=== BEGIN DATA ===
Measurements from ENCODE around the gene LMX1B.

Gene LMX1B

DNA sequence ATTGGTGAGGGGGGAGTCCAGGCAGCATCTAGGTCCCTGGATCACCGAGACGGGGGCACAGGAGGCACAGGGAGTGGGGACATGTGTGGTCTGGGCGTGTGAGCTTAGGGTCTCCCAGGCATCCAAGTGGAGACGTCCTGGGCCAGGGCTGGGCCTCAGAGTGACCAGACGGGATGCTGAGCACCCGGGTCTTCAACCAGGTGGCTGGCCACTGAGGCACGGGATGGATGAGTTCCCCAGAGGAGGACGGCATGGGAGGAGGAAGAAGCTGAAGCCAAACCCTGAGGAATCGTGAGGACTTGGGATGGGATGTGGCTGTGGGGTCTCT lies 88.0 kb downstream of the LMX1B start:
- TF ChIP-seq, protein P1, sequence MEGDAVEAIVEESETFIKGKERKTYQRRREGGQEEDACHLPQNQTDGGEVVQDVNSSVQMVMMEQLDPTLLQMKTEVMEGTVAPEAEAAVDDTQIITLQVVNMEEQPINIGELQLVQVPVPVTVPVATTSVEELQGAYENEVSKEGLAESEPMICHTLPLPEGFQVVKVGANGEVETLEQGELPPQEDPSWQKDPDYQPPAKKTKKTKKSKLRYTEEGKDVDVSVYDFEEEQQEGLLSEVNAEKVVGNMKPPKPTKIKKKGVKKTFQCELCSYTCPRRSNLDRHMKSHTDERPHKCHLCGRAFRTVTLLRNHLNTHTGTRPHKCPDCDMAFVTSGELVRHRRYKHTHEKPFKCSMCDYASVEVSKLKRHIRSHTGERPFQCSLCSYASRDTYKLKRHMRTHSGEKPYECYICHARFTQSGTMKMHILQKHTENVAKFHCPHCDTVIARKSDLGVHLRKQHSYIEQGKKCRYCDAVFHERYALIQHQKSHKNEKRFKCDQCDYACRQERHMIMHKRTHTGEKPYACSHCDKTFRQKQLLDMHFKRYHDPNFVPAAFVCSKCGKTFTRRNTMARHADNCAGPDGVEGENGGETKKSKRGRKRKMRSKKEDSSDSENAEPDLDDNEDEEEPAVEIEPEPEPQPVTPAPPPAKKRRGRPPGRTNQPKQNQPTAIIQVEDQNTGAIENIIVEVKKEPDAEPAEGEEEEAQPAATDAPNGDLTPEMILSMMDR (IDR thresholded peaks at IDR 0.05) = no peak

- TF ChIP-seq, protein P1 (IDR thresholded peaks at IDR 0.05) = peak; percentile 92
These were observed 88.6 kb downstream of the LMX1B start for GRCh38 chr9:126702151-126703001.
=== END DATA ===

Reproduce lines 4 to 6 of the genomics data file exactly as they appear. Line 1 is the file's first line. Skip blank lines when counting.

- TF ChIP-seq, protein P1, sequence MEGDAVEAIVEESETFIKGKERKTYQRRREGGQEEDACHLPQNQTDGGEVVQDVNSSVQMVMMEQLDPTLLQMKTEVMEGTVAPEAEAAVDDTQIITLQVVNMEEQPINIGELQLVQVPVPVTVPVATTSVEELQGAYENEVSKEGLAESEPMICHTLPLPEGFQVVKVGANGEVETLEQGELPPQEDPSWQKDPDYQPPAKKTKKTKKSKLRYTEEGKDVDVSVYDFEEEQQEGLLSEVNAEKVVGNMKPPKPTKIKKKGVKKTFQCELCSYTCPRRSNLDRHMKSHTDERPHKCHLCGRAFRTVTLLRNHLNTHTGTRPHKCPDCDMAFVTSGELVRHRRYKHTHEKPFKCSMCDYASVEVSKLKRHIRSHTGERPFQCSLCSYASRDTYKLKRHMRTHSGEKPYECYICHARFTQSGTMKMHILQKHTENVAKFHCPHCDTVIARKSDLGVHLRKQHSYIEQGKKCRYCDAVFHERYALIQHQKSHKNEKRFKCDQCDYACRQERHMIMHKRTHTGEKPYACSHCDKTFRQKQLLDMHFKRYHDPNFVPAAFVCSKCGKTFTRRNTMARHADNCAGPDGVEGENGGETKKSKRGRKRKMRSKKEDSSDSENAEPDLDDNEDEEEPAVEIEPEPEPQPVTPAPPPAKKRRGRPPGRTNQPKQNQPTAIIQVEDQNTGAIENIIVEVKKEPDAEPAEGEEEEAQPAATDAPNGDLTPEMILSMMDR (IDR thresholded peaks at IDR 0.05) = no peak

- TF ChIP-seq, protein P1 (IDR thresholded peaks at IDR 0.05) = peak; percentile 92
These were observed 88.6 kb downstream of the LMX1B start for GRCh38 chr9:126702151-126703001.